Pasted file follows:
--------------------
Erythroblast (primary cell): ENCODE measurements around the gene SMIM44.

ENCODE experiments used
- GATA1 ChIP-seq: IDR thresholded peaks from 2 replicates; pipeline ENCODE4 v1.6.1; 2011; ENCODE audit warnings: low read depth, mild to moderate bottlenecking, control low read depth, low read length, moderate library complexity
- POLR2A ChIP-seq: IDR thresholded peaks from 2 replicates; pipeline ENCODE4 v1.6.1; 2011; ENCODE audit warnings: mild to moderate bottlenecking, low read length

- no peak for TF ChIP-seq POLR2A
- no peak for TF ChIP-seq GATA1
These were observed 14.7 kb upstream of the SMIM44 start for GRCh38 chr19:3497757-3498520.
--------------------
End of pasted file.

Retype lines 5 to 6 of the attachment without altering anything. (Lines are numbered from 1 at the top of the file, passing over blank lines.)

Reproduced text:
- no peak for TF ChIP-seq POLR2A
- no peak for TF ChIP-seq GATA1